Exploring Pripyat - Chernobyl's Apocalyptic Playground

Since the final checkpoint, all I had seen was endless cedar trees. The long, straight road seemed to lead nowhere. Eventually, it divided around a central reservation, a narrow wooded island in the middle of a forest. Amongst the trees I spotted a crooked, moss-covered street lamp. Then came white concrete, erupting from the forest floor 20 storeys into the air; a decrepit tower block, unmistakably Communist-era.

It was the evening of April 25th 1986 when a botched safety test at the Chernobyl nuclear power station lead to an explosion which deposited highly radioactive material onto the surrounding areas. Pripyat, a city of 48,000 built to house the station staff and their families, lay just three kilometers away.

People walk the streets of Pripyat before the Nuclear disaster
A photo of life in Pripyat before the disaster. Photo by Reaper2112: CC BY-SA 3.0 via Wikimedia Commons

Brightly coloured flames lit up the night sky as local firefighters were dispatched.
The men doused the flames with water from their trucks, in the process receiving many times the lethal dose of radiation. Nearby, hundreds of residents gathered on a railway bridge with a clear view of the fire, as a breeze carrying deadly radioactive material washed over them.

The next day, as the fire at the reactor continued to burn, life in the city went on as normal; children played in the parks, workers arrived at their jobs, and parents carried out their daily chores. There was little indication of the tragedy developing in the air around them. It was not until the following day, on April 27th, that the call to evacuate finally arrived.

Residents were given just two hours to gather essential belongings before boarding waiting buses. They were told they could return in a few days. In fact, they would never return. Pripyat became a city frozen in a moment.

It was this idea of Pripyat – of a snapshot of 1980’s Soviet life – that had led me to book a tour of the abandoned city. I had seen the haunting photos that regularly did the rounds online: gas masks strewn across a classroom floor; an operating theater with implements neatly laid out; lonely toys left by a child’s bedside. It was morbid, but darkly alluring.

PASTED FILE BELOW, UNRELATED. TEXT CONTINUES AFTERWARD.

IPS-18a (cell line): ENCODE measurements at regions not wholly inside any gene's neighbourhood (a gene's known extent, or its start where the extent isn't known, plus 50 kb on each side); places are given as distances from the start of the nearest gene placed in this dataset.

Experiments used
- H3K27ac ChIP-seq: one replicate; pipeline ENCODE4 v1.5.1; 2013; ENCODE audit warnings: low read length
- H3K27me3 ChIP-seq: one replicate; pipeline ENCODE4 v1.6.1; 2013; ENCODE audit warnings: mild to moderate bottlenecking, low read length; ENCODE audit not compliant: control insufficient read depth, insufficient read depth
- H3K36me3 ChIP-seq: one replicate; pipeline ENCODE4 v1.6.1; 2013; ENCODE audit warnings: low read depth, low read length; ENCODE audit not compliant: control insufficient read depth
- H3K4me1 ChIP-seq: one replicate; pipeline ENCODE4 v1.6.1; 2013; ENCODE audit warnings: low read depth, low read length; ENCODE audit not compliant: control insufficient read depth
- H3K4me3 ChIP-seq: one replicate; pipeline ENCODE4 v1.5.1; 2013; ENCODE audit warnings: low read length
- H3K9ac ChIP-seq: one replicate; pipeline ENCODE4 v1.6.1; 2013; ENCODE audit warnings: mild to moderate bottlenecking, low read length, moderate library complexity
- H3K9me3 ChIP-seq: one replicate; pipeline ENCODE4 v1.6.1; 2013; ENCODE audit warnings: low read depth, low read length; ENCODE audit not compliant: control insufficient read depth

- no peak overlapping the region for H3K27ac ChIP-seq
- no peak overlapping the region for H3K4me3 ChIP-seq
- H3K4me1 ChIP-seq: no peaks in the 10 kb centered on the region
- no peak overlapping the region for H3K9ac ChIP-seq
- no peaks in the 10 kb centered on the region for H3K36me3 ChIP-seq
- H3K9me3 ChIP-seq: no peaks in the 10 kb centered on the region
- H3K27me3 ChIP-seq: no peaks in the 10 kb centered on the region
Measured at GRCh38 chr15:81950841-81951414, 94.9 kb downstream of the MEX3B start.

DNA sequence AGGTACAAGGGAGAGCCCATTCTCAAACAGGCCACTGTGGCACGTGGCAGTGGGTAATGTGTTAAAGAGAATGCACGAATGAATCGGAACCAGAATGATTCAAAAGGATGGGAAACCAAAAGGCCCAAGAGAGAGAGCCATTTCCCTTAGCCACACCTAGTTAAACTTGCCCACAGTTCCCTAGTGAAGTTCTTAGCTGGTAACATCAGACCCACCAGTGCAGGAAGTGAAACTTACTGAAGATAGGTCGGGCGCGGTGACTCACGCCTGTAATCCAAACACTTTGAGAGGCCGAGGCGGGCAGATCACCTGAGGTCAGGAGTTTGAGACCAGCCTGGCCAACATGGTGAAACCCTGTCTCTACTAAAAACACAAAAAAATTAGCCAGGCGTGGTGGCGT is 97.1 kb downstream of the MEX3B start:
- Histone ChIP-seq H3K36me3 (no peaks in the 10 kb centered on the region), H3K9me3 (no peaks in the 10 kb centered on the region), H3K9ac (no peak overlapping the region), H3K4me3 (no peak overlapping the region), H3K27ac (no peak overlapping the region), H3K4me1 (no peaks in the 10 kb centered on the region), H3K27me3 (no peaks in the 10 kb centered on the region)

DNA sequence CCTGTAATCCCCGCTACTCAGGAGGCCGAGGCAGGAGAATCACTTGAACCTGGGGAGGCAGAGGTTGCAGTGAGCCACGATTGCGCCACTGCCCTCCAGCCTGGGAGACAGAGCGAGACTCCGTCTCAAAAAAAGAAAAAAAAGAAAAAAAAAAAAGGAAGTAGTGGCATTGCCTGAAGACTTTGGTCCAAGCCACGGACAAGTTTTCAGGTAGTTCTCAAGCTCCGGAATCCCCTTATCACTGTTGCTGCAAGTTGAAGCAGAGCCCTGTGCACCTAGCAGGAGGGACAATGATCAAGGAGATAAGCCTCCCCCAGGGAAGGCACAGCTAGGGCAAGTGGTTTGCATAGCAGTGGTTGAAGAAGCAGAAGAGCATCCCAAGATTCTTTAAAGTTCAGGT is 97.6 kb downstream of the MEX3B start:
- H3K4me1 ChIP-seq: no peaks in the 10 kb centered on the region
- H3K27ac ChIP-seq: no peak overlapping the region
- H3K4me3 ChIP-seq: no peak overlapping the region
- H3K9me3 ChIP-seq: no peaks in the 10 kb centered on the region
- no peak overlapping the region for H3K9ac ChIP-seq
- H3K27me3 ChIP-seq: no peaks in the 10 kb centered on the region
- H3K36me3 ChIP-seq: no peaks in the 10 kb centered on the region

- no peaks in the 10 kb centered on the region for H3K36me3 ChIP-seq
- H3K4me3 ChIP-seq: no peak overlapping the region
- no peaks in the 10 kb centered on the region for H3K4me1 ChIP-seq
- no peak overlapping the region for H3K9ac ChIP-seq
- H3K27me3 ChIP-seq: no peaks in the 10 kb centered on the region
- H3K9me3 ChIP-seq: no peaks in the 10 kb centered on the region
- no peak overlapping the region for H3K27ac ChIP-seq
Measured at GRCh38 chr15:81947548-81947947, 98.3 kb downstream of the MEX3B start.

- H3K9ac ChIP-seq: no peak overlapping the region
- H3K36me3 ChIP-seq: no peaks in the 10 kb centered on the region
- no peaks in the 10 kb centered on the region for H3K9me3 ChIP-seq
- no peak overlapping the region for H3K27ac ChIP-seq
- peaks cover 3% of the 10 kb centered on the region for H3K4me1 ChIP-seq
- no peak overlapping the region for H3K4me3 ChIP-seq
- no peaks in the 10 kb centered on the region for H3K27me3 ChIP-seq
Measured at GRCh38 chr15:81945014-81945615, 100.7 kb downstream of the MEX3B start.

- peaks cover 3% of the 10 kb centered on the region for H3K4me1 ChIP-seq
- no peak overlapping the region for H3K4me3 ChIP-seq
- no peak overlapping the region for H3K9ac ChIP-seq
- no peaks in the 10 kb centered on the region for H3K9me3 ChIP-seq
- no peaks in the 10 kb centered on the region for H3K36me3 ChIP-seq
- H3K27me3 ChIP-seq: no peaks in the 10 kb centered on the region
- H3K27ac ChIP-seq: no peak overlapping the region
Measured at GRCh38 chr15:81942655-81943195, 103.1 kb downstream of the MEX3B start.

The minibus carrying our group of twelve eager tourists, came to a stop. Tanya, our Ukrainian guide, began the safety briefing: “It is very important to avoid touching the ground. If you drop something, do not pick it up.” The Geiger counter in her hand clicked away erratically. The group shuffled and murmured in trepidation.

It was at this point that the first questions of authenticity arrived. This place was not dangerous; I had done my homework, I knew it was safe. So why the dramatic warnings?

“...avoid touching the ground. If you drop something, do not pick it up.”

For those whose nuclear physics is a little rusty, here’s a quick recap: Radiation is measured in micro-sieverts (µSv) and 2 million of them, all at once, will kill you. Background radiation is around 2 µSv per hour, meaning over the course of a year, you receive approximately 2,000 µSv naturally.

There are things we do routinely which expose us to additional radiation; a dental x-ray adds 3,000 µSv; a CT scan delivers 7,000 µSv; an astronaut visiting the space station gets 80,000 µSv. Highest of all, believe it or not, is a 20-a-day smoker who adds 160,000 µSv for each year they smoke.

By comparison, radiation around Pripyat is low, between 2 µSv and 10 µSv per hour. Picking up the sunglasses you just dropped would be as likely to jeopardise your health as smoking a single cigarette. Even the most radioactive place in Pripyat – the basement of the hospital where the firemen’s boots and clothes were dumped – only reaches 1,500 µSv per hour. You would have to spend 2 hours down there to match a visit to the dentist.

The warnings were exaggerated then, but perhaps injecting a little drama was all part of the experience.

Leaving the minibus, we strolled along an eerily quiet city street, surrounded only by tall, evergreen trees. The pavement was cracked and broken by many harsh winters and the weight of plant life flexing beneath it. Shoots of fresh grass emerged triumphantly from between the tarmac’s crumbled wounds. Slowly but surely, what was once a carefully pruned boulevard, was now succumbing to the forest floor it had fought so hard to contain.

We stood silently in the large central square, gently turning to take in the surroundings. A thousand broken windows looked down at us. Behind them no curtains waived, no silhouettes stirred. There was no sign of human life at all.

No sign, that is, until another tour group entered the square, chatting and laughing. Among them, two guys in full hazmat protective suits with respirators strapped to their faces. What, I wondered, had their safety briefing included?

In front of us stood the tallest building in the square: The Polissya hotel. I stepped through the empty doorframe and into the lobby. The crunch of crumbled plaster and broken glass resonated through my feet. Only rusting pipes and patches of peeling paint interrupted the cold emptiness of the bare concrete walls. “It used to house delegations visiting the plant,” Tanya explained, “it was very luxurious”.

Members of another tour group had decided to dress in full hazmat protective gear.

The only evidence of luxury amongst the rubble was the crosshatched pattern of parquet wood flooring, visible in small areas, where it hadn’t been torn up. To one side, large empty window frames through which the forest outside reached in. In this vast open space, only one recognisable object remained; resting in an empty window was the hollow casing of an old television. “When the Soviet Union fell, people came and looted” Tanya conceded, “they took everything”.